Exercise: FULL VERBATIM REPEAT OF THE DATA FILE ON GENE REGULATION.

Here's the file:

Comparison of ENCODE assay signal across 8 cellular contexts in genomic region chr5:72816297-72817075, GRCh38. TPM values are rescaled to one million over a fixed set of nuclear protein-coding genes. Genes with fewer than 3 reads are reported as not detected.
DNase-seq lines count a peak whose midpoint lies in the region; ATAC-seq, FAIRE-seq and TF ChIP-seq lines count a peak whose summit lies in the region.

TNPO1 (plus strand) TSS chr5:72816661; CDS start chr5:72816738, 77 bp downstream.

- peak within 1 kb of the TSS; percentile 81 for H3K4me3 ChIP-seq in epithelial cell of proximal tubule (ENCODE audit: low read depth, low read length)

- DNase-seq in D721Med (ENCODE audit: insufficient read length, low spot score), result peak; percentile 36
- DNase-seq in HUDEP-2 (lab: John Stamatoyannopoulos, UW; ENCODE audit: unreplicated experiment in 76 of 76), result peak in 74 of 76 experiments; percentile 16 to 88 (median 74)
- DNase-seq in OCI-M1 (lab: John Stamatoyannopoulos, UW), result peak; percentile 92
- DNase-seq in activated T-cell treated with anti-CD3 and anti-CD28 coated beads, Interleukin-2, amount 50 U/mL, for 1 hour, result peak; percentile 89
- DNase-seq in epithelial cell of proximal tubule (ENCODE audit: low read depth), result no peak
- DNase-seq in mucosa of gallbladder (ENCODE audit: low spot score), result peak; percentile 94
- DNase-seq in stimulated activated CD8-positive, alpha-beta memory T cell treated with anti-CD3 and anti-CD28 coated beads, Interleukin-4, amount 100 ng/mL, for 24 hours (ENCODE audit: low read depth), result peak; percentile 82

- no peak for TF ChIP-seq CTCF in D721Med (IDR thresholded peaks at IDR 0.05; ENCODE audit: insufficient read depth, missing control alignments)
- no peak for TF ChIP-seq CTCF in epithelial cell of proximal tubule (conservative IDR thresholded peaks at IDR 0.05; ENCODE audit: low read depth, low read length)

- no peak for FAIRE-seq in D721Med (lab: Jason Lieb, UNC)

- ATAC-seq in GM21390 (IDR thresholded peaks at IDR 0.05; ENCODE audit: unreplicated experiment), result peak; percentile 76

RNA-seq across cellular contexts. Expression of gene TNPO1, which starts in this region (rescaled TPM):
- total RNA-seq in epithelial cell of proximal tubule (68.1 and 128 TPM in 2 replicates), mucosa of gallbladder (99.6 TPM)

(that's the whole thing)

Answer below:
Comparison of ENCODE assay signal across 8 cellular contexts in genomic region chr5:72816297-72817075, GRCh38. TPM values are rescaled to one million over a fixed set of nuclear protein-coding genes. Genes with fewer than 3 reads are reported as not detected.
DNase-seq lines count a peak whose midpoint lies in the region; ATAC-seq, FAIRE-seq and TF ChIP-seq lines count a peak whose summit lies in the region.

TNPO1 (plus strand) TSS chr5:72816661; CDS start chr5:72816738, 77 bp downstream.

- peak within 1 kb of the TSS; percentile 81 for H3K4me3 ChIP-seq in epithelial cell of proximal tubule (ENCODE audit: low read depth, low read length)

- DNase-seq in D721Med (ENCODE audit: insufficient read length, low spot score), result peak; percentile 36
- DNase-seq in HUDEP-2 (lab: John Stamatoyannopoulos, UW; ENCODE audit: unreplicated experiment in 76 of 76), result peak in 74 of 76 experiments; percentile 16 to 88 (median 74)
- DNase-seq in OCI-M1 (lab: John Stamatoyannopoulos, UW), result peak; percentile 92
- DNase-seq in activated T-cell treated with anti-CD3 and anti-CD28 coated beads, Interleukin-2, amount 50 U/mL, for 1 hour, result peak; percentile 89
- DNase-seq in epithelial cell of proximal tubule (ENCODE audit: low read depth), result no peak
- DNase-seq in mucosa of gallbladder (ENCODE audit: low spot score), result peak; percentile 94
- DNase-seq in stimulated activated CD8-positive, alpha-beta memory T cell treated with anti-CD3 and anti-CD28 coated beads, Interleukin-4, amount 100 ng/mL, for 24 hours (ENCODE audit: low read depth), result peak; percentile 82

- no peak for TF ChIP-seq CTCF in D721Med (IDR thresholded peaks at IDR 0.05; ENCODE audit: insufficient read depth, missing control alignments)
- no peak for TF ChIP-seq CTCF in epithelial cell of proximal tubule (conservative IDR thresholded peaks at IDR 0.05; ENCODE audit: low read depth, low read length)

- no peak for FAIRE-seq in D721Med (lab: Jason Lieb, UNC)

- ATAC-seq in GM21390 (IDR thresholded peaks at IDR 0.05; ENCODE audit: unreplicated experiment), result peak; percentile 76

RNA-seq across cellular contexts. Expression of gene TNPO1, which starts in this region (rescaled TPM):
- total RNA-seq in epithelial cell of proximal tubule (68.1 and 128 TPM in 2 replicates), mucosa of gallbladder (99.6 TPM)